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Saturday, August 05, 2017

Inbox: Grace and Gratitude

PB takes thoughts from last Monday’s post in an interesting direction:

“ ‘Grace’ as understood today does indeed fall woefully short of conveying the depth of meaning in charis. Gratia, whence cometh grace, was ‘a goddess of charm, beauty, nature, human creativity and fertility in Greek mythology’, so it isn’t that the meaning has changed — it’s pretty close actually. It’s as you say — we don’t have an equivalent in English for charis.”

If we are to talk usefully about grace to people who do not understand what we mean by it, we are probably best to use four or five different English words, each conveying a single aspect of the meaning of charis.

I lean toward “favor” and “gift” for two of these, but our reader points us to yet another way the word is used in our Bibles:
“And more importantly (IMHO) that’s ​without even beginning to consider that charis is not only God’s unmerited favor toward us, but also conveys the essential concept of our response to receiving that favor toward Him, being translated as ‘thanks’ about half the time it appears (‘Thanks [charis] be to God!’). This of course is the reason we say ‘grace’ and many languages use it for thank you, gracias, etc.​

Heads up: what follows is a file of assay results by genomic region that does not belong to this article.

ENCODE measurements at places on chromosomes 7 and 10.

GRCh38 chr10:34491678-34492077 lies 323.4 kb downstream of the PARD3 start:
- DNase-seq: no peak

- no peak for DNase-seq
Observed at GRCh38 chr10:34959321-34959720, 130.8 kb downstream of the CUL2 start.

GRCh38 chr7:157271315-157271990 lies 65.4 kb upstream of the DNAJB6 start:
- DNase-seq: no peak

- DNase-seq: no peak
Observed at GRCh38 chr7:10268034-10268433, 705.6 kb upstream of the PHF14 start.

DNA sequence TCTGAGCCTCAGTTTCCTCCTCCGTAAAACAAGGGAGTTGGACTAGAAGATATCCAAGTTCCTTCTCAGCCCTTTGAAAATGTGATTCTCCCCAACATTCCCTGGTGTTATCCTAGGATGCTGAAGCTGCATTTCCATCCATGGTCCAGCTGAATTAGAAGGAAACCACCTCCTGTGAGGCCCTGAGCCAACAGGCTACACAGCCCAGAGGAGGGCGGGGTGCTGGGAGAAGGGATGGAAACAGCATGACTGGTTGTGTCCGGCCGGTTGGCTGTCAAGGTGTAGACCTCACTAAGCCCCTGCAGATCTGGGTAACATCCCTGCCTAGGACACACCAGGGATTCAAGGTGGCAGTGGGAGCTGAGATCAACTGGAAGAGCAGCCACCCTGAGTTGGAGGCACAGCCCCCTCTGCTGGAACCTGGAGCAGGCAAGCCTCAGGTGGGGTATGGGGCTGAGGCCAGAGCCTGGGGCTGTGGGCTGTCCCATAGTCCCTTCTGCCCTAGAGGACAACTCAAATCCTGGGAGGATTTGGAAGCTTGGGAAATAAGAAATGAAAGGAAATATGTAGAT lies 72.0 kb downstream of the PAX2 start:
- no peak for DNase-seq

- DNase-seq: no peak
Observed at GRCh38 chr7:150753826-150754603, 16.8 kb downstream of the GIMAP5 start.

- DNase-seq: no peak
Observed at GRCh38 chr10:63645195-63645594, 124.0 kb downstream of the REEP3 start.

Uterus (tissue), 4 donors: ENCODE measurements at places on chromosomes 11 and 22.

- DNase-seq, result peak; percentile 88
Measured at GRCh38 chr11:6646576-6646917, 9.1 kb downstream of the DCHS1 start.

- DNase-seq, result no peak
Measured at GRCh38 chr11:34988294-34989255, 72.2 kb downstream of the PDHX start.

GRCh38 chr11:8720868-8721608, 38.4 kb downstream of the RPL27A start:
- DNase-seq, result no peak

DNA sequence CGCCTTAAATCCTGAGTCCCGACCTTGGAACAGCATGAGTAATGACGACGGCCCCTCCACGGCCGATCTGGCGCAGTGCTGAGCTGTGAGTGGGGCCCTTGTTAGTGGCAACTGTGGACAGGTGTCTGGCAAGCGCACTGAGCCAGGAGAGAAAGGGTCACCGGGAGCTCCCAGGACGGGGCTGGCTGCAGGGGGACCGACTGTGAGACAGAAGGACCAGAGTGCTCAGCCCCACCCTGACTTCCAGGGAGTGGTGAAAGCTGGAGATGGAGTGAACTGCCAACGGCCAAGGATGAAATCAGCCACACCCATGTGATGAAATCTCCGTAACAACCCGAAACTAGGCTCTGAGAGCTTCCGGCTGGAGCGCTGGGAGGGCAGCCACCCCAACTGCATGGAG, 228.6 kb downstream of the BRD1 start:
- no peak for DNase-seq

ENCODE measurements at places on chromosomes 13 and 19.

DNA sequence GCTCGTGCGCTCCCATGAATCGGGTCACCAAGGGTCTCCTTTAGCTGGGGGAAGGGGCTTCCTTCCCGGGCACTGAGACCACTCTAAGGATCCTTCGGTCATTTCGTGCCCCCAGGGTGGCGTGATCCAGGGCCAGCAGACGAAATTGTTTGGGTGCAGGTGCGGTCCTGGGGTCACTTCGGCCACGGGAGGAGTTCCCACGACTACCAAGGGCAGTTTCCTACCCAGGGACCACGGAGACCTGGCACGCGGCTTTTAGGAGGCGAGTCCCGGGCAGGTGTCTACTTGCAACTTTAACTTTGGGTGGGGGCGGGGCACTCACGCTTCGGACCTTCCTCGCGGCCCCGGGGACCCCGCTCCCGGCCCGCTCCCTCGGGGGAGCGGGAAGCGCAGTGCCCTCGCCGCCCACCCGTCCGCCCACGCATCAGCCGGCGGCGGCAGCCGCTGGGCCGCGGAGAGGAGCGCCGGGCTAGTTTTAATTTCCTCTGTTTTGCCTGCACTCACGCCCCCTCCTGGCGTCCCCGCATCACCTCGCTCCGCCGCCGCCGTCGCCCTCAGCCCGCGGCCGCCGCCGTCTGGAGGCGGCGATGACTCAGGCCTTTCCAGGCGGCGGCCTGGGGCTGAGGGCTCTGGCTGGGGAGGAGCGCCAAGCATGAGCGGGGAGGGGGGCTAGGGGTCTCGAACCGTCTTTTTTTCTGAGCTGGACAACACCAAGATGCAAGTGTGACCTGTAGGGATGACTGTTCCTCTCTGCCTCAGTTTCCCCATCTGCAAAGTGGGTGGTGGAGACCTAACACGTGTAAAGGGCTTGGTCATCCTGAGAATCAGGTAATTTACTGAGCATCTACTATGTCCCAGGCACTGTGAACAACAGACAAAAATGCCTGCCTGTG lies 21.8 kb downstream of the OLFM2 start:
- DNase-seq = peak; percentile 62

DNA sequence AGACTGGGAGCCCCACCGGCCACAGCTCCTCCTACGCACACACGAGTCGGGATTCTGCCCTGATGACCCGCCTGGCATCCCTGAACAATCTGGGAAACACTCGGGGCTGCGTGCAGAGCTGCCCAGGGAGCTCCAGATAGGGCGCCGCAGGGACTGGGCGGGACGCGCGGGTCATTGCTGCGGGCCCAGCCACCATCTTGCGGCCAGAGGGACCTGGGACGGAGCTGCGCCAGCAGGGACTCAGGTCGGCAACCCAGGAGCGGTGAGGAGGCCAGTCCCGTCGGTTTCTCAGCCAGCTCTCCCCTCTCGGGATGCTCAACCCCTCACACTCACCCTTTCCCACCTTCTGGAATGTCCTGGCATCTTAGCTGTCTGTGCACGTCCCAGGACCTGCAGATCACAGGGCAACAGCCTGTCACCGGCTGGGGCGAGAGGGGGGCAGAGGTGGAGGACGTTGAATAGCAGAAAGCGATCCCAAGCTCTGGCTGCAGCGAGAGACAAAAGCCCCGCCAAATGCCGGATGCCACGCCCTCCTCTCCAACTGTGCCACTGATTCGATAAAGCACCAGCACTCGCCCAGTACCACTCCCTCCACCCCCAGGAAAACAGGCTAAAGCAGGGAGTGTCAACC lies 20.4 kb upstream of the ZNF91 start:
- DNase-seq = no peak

My take on this is that charis is a two-way street — God’s favor and the appropriate response to it.​ We only participate in grace when we fully respond appropriately to it in gratitude. Although the grace bestowed may be unilateral (or not!), our grace experience will equal our gratitude experience.​”
This is a very good point. A gift that is not acknowledged remains a gift. There is no deficiency on the part of the giver. Still, we recognize that the giving experience is incomplete without a corresponding expression of appreciation, which is why we teach our children to write those time-consuming and sometimes awkward notes and “Thank You” emails after the initial excitement of Christmas or a birthday has subsided.

Thanksgiving is not some kind of optional faith add-on” that only applies to a certain particularly emotional and demonstrative class of Christian. It is our ordinate, appropriate response to God and should be an ongoing feature of every believer’s experience.

Or, as the Lord himself put it, “Were not ten cleansed? Where are the nine?

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